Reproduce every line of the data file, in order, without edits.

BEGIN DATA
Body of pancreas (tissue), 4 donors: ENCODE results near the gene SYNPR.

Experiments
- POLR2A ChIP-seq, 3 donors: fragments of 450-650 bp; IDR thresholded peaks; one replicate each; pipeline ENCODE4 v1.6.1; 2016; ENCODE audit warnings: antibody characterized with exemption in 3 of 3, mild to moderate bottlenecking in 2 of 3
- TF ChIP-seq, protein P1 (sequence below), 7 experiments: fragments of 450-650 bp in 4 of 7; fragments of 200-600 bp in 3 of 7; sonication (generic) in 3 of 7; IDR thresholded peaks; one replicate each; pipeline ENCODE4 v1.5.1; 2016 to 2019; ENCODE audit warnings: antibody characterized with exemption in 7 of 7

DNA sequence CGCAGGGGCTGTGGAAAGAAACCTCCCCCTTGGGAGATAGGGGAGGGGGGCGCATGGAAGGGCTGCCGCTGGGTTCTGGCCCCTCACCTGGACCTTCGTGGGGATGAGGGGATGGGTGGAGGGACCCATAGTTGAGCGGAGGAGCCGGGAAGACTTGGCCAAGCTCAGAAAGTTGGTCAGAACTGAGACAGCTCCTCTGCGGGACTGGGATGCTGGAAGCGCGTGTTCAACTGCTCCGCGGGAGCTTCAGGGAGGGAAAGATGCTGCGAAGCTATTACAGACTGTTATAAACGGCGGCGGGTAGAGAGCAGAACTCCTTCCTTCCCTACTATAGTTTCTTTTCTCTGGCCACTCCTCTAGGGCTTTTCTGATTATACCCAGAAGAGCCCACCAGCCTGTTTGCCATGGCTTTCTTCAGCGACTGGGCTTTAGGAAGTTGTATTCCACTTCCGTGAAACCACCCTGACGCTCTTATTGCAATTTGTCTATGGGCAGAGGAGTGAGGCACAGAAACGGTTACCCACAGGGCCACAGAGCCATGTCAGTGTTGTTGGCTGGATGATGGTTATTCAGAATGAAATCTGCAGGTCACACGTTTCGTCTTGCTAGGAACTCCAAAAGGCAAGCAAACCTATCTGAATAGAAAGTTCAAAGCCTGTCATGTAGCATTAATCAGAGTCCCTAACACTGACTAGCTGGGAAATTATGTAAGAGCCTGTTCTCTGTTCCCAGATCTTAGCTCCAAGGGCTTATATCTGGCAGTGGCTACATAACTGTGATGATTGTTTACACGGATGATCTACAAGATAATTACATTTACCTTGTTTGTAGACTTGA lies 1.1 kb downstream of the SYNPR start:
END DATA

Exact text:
Body of pancreas (tissue), 4 donors: ENCODE results near the gene SYNPR.

Experiments
- POLR2A ChIP-seq, 3 donors: fragments of 450-650 bp; IDR thresholded peaks; one replicate each; pipeline ENCODE4 v1.6.1; 2016; ENCODE audit warnings: antibody characterized with exemption in 3 of 3, mild to moderate bottlenecking in 2 of 3
- TF ChIP-seq, protein P1 (sequence below), 7 experiments: fragments of 450-650 bp in 4 of 7; fragments of 200-600 bp in 3 of 7; sonication (generic) in 3 of 7; IDR thresholded peaks; one replicate each; pipeline ENCODE4 v1.5.1; 2016 to 2019; ENCODE audit warnings: antibody characterized with exemption in 7 of 7

DNA sequence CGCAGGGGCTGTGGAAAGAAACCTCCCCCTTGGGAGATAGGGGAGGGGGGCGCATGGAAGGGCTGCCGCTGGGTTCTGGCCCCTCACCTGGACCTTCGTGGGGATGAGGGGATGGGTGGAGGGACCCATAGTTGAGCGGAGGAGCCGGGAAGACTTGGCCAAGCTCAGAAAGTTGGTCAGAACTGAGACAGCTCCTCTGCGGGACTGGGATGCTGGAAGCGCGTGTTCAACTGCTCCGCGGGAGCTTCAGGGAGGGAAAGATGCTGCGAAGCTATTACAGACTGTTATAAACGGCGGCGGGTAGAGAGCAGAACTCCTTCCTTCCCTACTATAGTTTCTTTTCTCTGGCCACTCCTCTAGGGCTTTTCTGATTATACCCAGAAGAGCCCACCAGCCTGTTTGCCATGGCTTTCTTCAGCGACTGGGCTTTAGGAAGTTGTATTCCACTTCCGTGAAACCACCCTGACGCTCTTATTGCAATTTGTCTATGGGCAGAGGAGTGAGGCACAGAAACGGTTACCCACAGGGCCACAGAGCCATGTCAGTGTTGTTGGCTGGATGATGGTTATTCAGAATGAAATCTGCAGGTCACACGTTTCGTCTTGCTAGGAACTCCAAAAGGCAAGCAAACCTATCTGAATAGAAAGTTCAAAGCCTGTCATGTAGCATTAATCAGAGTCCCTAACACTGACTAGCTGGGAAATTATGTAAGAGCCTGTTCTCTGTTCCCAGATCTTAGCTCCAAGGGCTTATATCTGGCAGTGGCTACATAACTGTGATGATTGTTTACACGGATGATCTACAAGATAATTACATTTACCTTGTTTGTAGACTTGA lies 1.1 kb downstream of the SYNPR start: